Since Roe v. Wade was decided 39 years ago, reproductive health centers have taken security of person and property extremely seriously, installing motion detectors, screening incoming mail, and paying close attention to menacing protesters. Most have developed, or have tried to develop, close ties with law enforcers in an attempt to deter would-be terrorists. Furthermore, they’ve been schooled to recognize potential hazards—suspicious packages, unattended bags, and tiny holes through which foul smelling butyric acid might be injected into buildings.
Now, however, a new concern has entered the fray: Hacking.
Hacktivism elbowed its way into the reproductive health arena in early March when a 27-year-old Englishman named James Jeffery broke into the British Pregnancy Advisory Service’s [BPAS] website, defaced its home page, and stole 10,000 medical records. Although Jeffery was caught within 24 hours of the attack—he boasted about it on Twitter and was nabbed by Scotland Yard before he had a chance to disclose any of the confidential material he’d collected—the crime sent shock waves through the United Kingdom and beyond.
According to The Daily Mail, Jeffery became riled up after he learned that two acquaintances were scheduled to visit BPAS and have abortions. Taking the nom de guerre of deceased drug lord Pablo Escobar, BPAS staff came into work on March 8—yes, International Women’s Day—and found the following on-screen message: “An unborn child does not have an opinion, a choice, or other rights. Who gave you the right to murder an unborn child and profit from the murder?” The logo of the hacktivist group, Anonymous—a loosely-connected international network of hackers who have been credited with breaking into the computer systems of the Department of Justice, FBI, CIA, British Parliament, MasterCard, and Visa—was also displayed.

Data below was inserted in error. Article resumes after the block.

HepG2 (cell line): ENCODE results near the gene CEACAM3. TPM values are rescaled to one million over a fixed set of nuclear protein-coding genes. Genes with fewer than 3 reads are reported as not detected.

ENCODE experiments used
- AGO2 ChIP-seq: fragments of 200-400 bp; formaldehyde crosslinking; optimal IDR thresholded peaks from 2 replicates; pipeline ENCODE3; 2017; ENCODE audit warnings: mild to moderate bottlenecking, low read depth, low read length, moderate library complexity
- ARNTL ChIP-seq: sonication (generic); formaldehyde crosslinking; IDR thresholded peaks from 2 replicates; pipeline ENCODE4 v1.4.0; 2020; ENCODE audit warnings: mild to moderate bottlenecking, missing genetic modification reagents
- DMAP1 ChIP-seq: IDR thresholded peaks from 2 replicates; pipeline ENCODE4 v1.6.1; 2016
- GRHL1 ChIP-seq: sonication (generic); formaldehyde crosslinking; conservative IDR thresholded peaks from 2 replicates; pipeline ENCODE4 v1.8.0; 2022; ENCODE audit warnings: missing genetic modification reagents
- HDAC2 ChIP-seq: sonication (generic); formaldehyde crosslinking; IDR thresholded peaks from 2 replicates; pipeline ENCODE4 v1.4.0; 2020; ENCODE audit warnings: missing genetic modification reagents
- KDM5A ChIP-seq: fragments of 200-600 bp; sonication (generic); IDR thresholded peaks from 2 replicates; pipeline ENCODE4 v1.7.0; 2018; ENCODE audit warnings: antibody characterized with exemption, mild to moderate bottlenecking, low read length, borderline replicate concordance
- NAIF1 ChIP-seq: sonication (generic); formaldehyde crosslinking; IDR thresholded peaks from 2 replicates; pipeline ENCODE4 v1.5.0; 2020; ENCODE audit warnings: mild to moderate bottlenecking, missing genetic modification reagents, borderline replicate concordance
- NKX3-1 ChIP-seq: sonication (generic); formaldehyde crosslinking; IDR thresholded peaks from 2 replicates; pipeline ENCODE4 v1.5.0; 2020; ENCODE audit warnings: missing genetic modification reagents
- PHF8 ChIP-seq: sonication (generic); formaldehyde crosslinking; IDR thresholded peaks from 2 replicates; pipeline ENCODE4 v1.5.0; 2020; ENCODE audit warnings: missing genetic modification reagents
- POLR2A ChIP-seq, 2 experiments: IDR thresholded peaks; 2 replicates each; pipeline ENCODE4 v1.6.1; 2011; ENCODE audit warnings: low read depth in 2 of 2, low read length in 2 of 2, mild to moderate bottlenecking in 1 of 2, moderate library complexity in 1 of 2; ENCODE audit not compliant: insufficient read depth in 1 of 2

The Independent reports that on the day of the breach, a record 26,000 additional attempts to break into BPAS’s website were recorded; 2500 more attempts have occurred in subsequent months, a least half of them coming from US IP addresses. Although none save Jeffery have succeeded, the culprits of these attacks remain at large. An article that appeared in the The New Statesman on April 19th opined that, “The assault on BPAS’ cyber security is a renegade, bottom-up attack by what appears to be a collection of individuals rather than an organized political force.”
But who knows?
It is important to note that BPAS is Britain’s largest abortion provider, performing approximately 53,000 terminations each year. What’s more, as a network of more than 40 health centers scattered throughout the country, the organization dispenses EC and other contraceptives, does pregnancy testing, and provides options counseling to upwards of 60,000 patients a year. They also perform vasectomies.
For his part, Jeffery pled guilty to two charges under Britain’s Computer Misuse Act and was sentenced to 32 months in jail. He also wrote a letter of apology to BPAS that included—bizarre though it sounds–recommendations for beefing up their Internet security.